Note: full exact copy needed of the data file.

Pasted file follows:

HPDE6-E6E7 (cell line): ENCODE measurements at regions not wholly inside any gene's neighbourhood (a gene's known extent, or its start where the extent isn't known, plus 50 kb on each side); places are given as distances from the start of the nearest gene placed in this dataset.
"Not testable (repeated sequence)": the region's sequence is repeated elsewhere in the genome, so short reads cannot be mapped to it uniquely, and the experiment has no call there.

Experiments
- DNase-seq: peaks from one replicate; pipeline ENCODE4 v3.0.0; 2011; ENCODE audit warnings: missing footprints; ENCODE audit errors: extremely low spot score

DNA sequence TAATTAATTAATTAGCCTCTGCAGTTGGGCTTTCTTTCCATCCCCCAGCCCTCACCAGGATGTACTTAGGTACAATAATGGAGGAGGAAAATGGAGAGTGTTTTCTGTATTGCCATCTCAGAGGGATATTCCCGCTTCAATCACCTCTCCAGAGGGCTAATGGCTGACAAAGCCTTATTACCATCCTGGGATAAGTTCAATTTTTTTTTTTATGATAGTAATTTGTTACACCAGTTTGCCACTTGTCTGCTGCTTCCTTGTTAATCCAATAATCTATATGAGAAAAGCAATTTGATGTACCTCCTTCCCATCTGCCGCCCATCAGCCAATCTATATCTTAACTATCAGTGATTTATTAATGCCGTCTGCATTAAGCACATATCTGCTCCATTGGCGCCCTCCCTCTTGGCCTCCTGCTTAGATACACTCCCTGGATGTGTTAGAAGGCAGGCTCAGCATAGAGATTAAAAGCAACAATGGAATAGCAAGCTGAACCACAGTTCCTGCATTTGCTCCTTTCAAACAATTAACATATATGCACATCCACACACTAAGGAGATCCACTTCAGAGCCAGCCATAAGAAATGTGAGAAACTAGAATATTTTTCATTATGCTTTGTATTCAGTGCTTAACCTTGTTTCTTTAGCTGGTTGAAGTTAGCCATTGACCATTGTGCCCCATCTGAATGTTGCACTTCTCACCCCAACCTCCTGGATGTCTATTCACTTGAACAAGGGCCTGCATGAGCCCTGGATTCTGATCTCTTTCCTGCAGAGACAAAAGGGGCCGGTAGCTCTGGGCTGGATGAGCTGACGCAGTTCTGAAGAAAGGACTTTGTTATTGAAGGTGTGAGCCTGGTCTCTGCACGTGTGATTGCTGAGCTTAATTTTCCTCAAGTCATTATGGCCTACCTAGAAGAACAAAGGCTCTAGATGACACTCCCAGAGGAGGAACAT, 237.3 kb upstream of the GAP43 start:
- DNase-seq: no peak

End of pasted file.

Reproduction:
HPDE6-E6E7 (cell line): ENCODE measurements at regions not wholly inside any gene's neighbourhood (a gene's known extent, or its start where the extent isn't known, plus 50 kb on each side); places are given as distances from the start of the nearest gene placed in this dataset.
"Not testable (repeated sequence)": the region's sequence is repeated elsewhere in the genome, so short reads cannot be mapped to it uniquely, and the experiment has no call there.

Experiments
- DNase-seq: peaks from one replicate; pipeline ENCODE4 v3.0.0; 2011; ENCODE audit warnings: missing footprints; ENCODE audit errors: extremely low spot score

DNA sequence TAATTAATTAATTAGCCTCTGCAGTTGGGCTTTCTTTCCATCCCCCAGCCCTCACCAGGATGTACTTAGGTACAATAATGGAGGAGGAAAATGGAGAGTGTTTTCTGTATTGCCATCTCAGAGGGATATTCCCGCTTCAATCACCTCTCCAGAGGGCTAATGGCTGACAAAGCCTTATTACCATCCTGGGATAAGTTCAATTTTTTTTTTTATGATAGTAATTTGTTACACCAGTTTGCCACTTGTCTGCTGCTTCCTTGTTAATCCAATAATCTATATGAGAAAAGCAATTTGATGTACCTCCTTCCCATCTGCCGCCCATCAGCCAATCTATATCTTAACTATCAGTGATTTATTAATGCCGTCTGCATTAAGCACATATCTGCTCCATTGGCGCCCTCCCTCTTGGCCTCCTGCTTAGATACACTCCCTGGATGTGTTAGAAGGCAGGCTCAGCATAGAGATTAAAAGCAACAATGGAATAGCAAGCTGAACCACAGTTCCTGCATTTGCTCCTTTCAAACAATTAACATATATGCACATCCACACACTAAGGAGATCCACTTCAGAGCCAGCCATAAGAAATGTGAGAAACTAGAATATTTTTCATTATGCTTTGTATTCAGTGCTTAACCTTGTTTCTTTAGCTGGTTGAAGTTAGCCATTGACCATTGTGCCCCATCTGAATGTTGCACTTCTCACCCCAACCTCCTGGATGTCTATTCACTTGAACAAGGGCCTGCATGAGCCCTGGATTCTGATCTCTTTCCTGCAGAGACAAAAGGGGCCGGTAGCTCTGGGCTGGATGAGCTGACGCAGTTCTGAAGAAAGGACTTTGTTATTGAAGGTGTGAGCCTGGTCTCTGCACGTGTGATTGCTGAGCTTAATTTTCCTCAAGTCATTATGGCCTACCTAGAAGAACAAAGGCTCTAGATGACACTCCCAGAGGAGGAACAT, 237.3 kb upstream of the GAP43 start:
- DNase-seq: no peak